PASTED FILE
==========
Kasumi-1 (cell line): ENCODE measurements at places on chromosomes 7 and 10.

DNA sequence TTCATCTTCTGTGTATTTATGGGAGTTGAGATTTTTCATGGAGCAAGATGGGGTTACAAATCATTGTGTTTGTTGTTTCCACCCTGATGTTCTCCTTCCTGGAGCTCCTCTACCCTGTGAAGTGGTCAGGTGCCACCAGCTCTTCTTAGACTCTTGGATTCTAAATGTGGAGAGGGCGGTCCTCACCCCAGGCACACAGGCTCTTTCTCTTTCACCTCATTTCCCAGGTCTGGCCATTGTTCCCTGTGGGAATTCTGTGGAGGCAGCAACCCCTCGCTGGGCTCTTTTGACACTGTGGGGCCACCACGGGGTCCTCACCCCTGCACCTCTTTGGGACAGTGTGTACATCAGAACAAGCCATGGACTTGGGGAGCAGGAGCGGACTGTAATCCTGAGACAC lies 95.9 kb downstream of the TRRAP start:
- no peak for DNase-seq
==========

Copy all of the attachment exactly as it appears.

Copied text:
Kasumi-1 (cell line): ENCODE measurements at places on chromosomes 7 and 10.

DNA sequence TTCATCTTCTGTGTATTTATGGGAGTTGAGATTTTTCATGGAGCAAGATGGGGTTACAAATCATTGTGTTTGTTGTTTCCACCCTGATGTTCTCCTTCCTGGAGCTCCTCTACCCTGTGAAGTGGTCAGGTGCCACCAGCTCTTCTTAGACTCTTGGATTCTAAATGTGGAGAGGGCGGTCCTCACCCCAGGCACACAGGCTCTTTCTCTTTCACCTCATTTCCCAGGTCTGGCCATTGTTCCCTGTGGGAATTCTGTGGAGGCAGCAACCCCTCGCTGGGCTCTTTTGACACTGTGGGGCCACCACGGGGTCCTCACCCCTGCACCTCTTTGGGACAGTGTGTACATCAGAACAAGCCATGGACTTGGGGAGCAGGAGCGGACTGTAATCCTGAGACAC lies 95.9 kb downstream of the TRRAP start:
- no peak for DNase-seq